Ireland: A Cold Dip in the Irish North Sea

You probably need to be a little mad to go wild swimming in a “scrotum-tightening sea.” That’s the term that Irish author James Joyce used to describe the polar waters of the North Sea. With Joyce’s warning swimming in my subconscious, I woke into the pre-dawn darkness of Dublin, wondering just how cold—and just how tight.

Not that I’m one to argue with the Irish who have been wild swimming in the icy Irish Sea for nearly three centuries. According to the book on my nightstand How the Irish Saved Civilization, these are the people who saved the world after the fall of Rome. Also, the Irish invented Guinness and if any people would know a hangover cure, it would be them.

We were a group of six international journalists traveling in Ireland—but only two of us braved Dublin’s bone-chilling morning for wild swimming at the Forty Foot. Certainly it was a comfort to be accompanied by a person equally insane, but Katie seemed far more confident, plus she wore a wet suit and Neoprene aquatic socks. Meanwhile, I was attired in a pair of vintage board shorts purchased for a surfing lesson in Hawaii—but Waikiki this was not.

Years ago, the Forty Foot was a gentlemen’s bathing place where Dublin’s notable and illustrious citizens swam in the nude. Located south of Dublin at Sandycove, the Forty Foot was solely for male nudists complete with its own bathers’ association—that is until July 1974 when a group of intrepid and determined women in bikinis staged an invasion of the public beach.

Reading an account of that summer invasion published in The Irish Times reminded me of Fire Island’s annual Invasion of the Pines, which honors the drag queen denied entry to a restaurant in the Pines in 1976. Both beaches are now open to us all—and the Forty Foot’s numerous devotees include celebrities such as Matt Damon, Harry Styles, Giancarlo Esposito, and other boldfaced names. Visions of Daniel Craig emerging naked from the Irish Sea danced in my head.

That said, nude swimming in the Irish Sea had never been on my own bucket list, and on this scrotumtightening morning, I was more preoccupied by fears of hypothermia and churning whirlpools—or a headbutt from an alpha seal. Which made me wonder about sharks. Were there sharks in the North Sea? The imagination whirls in the cold.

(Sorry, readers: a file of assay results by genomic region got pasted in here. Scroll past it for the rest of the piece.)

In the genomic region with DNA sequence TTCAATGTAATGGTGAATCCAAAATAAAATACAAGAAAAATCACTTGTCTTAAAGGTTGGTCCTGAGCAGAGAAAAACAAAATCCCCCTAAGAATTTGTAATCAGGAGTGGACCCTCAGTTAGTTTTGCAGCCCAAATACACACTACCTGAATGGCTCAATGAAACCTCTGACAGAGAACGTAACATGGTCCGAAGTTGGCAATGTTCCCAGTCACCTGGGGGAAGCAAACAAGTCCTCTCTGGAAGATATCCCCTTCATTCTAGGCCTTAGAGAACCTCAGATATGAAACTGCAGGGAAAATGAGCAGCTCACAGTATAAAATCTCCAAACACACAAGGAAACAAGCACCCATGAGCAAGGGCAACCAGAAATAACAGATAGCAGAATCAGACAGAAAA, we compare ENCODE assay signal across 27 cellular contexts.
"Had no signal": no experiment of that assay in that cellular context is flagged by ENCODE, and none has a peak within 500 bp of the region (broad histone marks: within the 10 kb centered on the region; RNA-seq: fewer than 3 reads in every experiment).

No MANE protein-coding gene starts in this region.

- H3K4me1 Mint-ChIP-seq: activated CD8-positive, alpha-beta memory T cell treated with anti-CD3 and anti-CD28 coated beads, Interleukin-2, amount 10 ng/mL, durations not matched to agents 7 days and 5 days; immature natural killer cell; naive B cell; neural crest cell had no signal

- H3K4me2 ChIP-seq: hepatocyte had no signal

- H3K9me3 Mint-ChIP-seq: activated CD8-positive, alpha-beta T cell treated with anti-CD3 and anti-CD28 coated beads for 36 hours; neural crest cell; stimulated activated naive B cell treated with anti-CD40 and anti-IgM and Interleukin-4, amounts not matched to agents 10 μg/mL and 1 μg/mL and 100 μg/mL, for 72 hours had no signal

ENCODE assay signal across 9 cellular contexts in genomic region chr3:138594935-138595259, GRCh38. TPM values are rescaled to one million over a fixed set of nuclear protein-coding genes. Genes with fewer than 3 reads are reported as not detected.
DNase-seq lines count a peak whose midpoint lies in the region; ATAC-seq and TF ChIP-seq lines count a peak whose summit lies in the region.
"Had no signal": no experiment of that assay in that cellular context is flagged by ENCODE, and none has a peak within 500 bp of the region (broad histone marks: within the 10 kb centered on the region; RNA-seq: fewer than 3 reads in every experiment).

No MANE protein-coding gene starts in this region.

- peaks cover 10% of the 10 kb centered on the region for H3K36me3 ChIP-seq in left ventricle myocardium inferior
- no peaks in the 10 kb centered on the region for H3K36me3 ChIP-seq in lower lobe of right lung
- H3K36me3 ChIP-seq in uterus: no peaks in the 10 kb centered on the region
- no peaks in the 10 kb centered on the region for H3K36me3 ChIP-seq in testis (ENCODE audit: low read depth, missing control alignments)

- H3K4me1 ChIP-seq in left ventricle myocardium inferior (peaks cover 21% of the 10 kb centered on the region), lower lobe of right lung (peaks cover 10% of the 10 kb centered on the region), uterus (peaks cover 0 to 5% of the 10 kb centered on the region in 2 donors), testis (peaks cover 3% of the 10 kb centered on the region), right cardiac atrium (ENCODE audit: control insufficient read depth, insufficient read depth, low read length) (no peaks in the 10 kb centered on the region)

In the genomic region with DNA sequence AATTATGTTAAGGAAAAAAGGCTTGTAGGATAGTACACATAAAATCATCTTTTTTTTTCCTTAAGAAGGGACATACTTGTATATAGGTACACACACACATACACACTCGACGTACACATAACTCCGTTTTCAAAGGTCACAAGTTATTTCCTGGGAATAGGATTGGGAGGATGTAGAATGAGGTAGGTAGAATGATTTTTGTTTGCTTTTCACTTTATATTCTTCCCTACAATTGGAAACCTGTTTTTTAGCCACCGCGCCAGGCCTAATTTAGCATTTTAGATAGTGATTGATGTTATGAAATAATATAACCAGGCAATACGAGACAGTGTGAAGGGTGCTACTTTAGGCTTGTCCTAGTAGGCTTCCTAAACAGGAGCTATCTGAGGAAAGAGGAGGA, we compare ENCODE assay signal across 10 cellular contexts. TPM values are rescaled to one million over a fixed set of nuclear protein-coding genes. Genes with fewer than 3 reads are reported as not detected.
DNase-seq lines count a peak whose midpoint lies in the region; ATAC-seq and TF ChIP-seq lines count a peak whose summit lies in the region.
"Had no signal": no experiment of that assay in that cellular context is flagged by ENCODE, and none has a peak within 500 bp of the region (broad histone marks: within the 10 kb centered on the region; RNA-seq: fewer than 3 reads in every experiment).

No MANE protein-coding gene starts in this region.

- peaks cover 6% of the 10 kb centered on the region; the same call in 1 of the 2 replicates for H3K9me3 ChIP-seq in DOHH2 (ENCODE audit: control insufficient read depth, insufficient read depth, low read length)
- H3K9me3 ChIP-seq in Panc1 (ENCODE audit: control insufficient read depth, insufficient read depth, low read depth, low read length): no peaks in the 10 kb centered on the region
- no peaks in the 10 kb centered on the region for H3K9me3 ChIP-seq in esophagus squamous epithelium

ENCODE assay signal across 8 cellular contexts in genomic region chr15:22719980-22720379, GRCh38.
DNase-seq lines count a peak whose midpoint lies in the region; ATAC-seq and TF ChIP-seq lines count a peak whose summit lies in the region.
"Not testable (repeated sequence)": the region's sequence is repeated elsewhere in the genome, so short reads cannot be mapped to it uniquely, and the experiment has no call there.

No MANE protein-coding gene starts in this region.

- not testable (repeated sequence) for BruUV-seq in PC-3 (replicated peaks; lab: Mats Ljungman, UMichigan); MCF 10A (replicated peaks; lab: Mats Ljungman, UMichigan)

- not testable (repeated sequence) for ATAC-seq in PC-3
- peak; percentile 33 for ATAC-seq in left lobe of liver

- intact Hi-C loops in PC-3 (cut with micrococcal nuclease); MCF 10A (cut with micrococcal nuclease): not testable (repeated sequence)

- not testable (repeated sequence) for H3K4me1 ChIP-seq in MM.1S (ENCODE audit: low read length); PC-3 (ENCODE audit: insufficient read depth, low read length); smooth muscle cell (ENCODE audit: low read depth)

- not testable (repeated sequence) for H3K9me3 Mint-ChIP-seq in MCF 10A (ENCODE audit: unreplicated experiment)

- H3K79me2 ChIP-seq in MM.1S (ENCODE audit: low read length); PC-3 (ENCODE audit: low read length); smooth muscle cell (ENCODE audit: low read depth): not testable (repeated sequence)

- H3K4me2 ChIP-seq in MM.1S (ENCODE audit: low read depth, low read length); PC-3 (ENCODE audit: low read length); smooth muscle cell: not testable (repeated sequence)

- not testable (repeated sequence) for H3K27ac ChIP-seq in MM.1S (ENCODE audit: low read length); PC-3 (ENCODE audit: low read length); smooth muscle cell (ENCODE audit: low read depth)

Fortunately, as we drove through early morning Dublin toward the southern tip of Dublin Bay, Katie and I were swaddled in Bearhug Thermal Parkas provided by our host Anantara The Marker Dublin. Wild swimming is one of the signature experiences of the luxury hotel, the sort of add-on that sounds alluring when surfing someone else’s social in the comfort of your own bed late at night. Then suddenly, it’s your turn to take the plunge.

Anantara The Marker Dublin rooftop
Anantara The Marker Dublin
Anantara The Marker Dublin
Anantara The Marker Dublin spa

Listen to any dedicated Irish wild swimmer and you’ll hear about the numerous reputed health benefits of throwing your body into waters that hover around 40 degrees Fahrenheit. Some swear that cold-water swimming reduces pain and inflammation, and various studies do show an improvement in cardiovascular health. Of course, there’s nothing like the shock of ice-cold water to get the heart pumping. There’s also an emerging consensus about the mental health benefits of cold-water therapy in the reduction of stress and anxiety and long-term depression. On Christmas Day, the Forty Foot is so crowded with those who can’t stomach another round of “Silent Night” that lines form along the slippery rocks above the wild waters.

Dedicated fitness enthusiasts arrive at the Forty Foot via bicycle or on foot. We were not so dedicated. We arrived in a private hotel car, complete with a picnic basket of hot drinks, coffee, and homemade pastries from the hotel restaurant Forbes Street. We promised to share, and fortunately, no one raised an eyebrow at the sight of two amateur wild swimmers—who were greeted by our own Wild Swimming Guru as well as a local Irish lifeguard. Both the mermaid and the merman would supervise us and guide us for the next two hours. Two hours? In that icy water?